Shortly after homeless man got called in for triage. He took his cart with him, awkwardly maneuvering it around the rows of chairs and people. When he came back out his seat was occupied, he looked perturbed and not sure what to do – he had selected that seat very carefully. He pulled a chair into the center of the waiting area and then proceeded to take out his folding chair. One chair for his cart and one chair for himself. He seemed satisfied.

By hour number 4 I was ready to cry, Elaine was grumpy. “What’s going on”, I asked the orderly who was on duty to take vitals. “Oh, they’re understaffed tonight and very busy. More people here than usual”, he replied.

By hour number 5 I was ready to pull out the IV myself and escape the ER waiting room. Elaine was mad.

I believe that the health of a society is measured by how it takes care of its most vulnerable citizens

Finally at hour 5 and a half I heard someone call my name – we both jumped up! “The doctor will see you now”. You can’t imagine how excited we were to finally be let into the emergency room- small miracles. “Go sit on one of those waiting chairs over there against the wall” said the nurse, “the doctor will be with you shortly”. I felt my excitement drain from my body as I slunk over to the waiting chairs probably to wait another hour.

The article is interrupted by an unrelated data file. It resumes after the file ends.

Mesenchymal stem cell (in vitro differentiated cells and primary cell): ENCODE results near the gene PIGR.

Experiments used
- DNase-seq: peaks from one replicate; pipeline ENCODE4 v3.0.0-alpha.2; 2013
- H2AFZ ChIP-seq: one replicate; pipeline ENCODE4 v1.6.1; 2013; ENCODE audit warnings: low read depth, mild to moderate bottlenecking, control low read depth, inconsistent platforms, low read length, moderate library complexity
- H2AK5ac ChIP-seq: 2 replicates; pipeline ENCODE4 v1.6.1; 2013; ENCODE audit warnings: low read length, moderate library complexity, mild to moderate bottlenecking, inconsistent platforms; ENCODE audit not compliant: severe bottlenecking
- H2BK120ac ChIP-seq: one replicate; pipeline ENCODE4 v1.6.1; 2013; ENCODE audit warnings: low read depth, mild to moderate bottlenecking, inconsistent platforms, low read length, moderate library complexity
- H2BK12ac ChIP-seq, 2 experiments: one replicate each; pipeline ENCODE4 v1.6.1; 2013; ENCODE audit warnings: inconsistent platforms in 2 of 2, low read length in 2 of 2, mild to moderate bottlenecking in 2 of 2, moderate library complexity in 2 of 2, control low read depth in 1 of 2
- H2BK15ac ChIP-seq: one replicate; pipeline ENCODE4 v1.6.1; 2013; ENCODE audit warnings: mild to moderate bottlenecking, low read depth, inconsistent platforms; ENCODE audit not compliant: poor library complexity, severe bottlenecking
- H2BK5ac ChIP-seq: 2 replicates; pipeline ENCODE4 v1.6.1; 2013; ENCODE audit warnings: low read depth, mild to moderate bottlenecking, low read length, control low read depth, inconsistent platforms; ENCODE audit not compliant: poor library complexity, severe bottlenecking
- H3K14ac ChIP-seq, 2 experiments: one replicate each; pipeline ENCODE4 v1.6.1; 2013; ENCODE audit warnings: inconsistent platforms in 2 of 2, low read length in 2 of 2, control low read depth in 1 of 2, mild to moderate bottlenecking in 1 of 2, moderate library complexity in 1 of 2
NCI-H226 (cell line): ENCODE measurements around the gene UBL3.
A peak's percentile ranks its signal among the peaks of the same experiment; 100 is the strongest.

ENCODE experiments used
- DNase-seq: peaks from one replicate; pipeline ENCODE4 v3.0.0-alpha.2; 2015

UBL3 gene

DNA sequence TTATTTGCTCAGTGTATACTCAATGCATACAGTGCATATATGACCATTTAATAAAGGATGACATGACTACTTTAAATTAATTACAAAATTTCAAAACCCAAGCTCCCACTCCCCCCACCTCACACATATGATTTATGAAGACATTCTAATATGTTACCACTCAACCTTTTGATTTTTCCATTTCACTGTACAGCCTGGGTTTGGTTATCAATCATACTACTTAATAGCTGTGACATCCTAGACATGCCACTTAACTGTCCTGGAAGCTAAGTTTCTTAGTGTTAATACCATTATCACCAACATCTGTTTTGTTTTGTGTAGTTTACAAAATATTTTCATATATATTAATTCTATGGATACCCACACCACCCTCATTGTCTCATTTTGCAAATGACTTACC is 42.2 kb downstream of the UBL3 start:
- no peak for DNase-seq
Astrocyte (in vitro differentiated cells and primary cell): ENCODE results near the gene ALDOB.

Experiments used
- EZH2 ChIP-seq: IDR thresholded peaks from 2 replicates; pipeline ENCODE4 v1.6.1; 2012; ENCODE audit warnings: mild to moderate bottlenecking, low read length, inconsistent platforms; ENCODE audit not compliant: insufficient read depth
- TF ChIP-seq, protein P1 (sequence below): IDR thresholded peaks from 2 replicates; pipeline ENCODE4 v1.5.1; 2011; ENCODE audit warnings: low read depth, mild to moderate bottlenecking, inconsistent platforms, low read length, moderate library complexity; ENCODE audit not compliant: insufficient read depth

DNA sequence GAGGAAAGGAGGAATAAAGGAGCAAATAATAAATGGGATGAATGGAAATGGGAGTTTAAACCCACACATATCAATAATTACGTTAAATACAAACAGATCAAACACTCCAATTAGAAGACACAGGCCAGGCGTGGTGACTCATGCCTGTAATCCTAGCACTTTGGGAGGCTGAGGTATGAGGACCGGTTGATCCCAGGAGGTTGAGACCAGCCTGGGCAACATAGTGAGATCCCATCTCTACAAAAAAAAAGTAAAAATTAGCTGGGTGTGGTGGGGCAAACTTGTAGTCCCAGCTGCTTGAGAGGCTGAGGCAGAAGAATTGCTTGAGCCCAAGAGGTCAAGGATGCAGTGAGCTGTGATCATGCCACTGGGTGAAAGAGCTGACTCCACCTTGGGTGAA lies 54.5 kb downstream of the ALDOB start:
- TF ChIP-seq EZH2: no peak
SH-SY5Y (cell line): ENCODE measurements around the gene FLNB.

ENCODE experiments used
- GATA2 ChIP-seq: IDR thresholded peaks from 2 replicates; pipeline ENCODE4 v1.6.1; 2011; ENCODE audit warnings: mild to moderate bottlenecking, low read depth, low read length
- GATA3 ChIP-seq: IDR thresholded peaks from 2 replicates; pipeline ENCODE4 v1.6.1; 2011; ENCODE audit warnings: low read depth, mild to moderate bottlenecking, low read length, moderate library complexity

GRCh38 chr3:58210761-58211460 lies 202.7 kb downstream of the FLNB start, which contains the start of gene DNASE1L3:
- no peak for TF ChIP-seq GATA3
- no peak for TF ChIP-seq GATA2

When we finally got discharged at hour number 7 I commented to the nurse, “You must be busy tonight!”. “Nothing more than the ordinary”, she answered. “Sometimes I leave my shift and I see people in the waiting room. Those same people are still there when I come back for my next shift 10 hours later”, she responded. “It’s normal to expect to wait even 11 hours or more to see a doctor in the ER” she told me. This nurse obviously hadn’t been briefed on the updated messaging for the day.

Healthcare as a measure of compassion

More than any other emotion, I would say that hopelessness is the word that would sum up what I felt while waiting in the ER.  I felt that I was being run through a process pre-defined to break you down, to make you docile, to make you anticipate with excitement the next minor event – such as the orderly calling you to re-take your vitals since its been so long since they last took them.